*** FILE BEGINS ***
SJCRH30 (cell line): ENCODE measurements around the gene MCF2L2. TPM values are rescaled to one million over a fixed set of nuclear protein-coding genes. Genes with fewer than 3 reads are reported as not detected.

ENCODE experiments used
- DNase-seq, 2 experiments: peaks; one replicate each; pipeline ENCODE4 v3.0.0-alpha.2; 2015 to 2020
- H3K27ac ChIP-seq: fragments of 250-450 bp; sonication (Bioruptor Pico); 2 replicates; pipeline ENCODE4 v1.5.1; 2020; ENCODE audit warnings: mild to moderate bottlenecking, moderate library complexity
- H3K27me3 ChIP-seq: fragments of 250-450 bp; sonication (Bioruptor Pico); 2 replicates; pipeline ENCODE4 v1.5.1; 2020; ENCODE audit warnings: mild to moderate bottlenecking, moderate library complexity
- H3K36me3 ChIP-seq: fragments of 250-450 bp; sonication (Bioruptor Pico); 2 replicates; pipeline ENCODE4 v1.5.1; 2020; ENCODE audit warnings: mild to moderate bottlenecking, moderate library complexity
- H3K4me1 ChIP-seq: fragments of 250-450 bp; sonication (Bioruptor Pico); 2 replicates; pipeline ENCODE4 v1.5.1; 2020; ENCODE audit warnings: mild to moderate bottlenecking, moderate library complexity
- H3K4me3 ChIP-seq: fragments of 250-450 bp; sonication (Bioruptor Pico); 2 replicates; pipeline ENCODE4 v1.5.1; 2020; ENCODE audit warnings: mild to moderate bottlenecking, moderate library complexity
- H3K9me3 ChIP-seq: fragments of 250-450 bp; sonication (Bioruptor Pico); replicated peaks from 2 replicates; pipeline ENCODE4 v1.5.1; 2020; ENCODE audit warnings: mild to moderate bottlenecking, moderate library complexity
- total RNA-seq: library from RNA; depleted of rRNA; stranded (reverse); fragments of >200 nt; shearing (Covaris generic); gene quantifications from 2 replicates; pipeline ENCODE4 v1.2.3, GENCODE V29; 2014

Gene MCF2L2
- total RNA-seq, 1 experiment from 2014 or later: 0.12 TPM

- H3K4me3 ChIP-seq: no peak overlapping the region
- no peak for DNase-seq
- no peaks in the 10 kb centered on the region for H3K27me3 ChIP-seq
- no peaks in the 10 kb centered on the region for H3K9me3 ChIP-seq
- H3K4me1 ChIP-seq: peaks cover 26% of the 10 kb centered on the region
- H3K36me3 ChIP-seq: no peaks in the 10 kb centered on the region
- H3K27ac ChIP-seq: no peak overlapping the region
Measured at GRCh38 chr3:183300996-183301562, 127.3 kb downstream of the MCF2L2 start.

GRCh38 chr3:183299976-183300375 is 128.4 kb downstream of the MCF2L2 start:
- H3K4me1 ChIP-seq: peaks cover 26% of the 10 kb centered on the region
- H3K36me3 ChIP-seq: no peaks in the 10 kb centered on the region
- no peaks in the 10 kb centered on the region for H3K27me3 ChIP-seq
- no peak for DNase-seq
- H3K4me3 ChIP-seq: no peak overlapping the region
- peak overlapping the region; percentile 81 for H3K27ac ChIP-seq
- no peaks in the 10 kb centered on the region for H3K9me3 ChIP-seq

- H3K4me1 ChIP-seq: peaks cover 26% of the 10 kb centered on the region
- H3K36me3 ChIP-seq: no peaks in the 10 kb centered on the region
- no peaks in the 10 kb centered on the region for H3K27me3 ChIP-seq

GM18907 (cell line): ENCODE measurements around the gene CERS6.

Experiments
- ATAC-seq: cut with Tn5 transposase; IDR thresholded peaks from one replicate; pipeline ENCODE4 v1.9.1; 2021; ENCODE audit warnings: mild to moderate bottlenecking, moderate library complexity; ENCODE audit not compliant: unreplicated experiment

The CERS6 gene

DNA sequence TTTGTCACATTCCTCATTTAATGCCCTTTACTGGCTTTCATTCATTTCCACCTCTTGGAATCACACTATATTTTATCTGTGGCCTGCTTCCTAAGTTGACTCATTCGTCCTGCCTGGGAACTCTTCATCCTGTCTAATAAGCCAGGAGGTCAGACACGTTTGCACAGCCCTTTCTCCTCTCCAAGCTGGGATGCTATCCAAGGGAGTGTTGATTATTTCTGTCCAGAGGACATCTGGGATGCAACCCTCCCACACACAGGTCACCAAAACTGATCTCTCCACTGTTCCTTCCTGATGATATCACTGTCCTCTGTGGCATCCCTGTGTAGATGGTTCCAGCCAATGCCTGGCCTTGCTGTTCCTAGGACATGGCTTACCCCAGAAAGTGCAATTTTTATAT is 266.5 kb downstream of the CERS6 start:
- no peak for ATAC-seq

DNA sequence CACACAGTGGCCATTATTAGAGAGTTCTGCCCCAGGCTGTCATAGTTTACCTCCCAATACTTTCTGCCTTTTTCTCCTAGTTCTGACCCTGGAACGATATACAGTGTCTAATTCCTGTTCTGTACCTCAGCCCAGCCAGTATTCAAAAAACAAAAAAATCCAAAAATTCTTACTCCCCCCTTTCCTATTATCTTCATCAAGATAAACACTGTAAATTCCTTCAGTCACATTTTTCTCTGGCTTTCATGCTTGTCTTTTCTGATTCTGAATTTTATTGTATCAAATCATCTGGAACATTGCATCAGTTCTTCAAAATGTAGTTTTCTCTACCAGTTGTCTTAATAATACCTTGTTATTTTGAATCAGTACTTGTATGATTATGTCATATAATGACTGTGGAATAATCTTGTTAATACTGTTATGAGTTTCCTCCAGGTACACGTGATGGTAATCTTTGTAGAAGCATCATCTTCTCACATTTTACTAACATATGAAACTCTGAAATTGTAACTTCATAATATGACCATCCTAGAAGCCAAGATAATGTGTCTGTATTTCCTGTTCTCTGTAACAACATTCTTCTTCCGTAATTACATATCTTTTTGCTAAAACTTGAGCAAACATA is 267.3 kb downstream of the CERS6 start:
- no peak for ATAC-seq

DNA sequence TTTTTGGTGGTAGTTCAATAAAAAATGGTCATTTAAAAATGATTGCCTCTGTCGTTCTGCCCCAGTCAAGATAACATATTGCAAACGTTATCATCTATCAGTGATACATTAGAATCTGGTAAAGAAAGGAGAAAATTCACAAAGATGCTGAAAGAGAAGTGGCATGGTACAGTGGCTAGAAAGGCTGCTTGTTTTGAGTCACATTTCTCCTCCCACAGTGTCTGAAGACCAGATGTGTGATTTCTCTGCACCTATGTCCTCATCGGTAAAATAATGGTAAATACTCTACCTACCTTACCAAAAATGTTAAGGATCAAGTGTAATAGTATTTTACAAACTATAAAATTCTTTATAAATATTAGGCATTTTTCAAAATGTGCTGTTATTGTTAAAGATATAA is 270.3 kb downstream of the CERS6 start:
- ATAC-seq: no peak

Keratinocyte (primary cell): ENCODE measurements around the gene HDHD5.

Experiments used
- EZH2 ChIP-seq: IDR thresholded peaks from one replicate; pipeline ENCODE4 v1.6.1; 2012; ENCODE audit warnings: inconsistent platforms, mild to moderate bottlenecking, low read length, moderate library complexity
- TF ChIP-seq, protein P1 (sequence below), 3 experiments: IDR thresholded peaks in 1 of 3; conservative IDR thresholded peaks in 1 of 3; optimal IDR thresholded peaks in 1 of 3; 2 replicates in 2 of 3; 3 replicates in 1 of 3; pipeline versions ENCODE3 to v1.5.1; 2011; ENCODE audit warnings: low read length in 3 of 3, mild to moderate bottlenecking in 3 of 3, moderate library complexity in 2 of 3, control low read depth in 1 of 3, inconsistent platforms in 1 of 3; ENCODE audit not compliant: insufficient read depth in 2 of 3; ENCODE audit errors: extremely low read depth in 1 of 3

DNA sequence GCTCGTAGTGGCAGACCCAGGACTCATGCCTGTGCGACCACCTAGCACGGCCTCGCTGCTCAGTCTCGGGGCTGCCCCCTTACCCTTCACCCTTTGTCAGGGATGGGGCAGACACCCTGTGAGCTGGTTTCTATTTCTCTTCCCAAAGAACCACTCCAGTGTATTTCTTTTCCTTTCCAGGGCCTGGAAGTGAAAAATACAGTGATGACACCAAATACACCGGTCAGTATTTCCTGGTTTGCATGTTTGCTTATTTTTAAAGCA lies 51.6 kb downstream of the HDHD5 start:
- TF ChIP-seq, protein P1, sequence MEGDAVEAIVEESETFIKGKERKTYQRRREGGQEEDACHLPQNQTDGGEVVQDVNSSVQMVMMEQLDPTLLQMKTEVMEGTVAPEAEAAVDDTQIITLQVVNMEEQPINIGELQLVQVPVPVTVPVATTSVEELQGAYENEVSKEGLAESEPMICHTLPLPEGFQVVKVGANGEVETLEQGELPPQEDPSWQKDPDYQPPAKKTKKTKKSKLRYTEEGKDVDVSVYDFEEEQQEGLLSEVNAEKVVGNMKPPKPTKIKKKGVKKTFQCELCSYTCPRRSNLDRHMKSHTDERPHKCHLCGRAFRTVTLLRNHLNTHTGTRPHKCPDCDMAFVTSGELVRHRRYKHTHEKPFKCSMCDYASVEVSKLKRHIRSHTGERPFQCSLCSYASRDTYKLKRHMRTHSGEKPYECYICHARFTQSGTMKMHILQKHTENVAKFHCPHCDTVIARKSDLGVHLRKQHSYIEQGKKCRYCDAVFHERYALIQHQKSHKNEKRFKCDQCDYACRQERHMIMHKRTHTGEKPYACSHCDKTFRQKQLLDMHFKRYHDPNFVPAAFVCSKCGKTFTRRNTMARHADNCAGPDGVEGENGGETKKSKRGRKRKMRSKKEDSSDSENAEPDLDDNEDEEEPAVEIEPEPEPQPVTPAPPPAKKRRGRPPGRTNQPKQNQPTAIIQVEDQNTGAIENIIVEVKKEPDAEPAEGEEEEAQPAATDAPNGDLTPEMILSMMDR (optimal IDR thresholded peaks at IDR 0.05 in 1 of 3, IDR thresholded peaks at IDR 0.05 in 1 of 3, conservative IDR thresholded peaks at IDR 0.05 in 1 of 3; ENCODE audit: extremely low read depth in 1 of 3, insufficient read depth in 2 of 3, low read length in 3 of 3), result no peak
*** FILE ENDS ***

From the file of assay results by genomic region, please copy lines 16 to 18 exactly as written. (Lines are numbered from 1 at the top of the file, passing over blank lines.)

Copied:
- no peaks in the 10 kb centered on the region for H3K9me3 ChIP-seq
- H3K4me1 ChIP-seq: peaks cover 26% of the 10 kb centered on the region
- H3K36me3 ChIP-seq: no peaks in the 10 kb centered on the region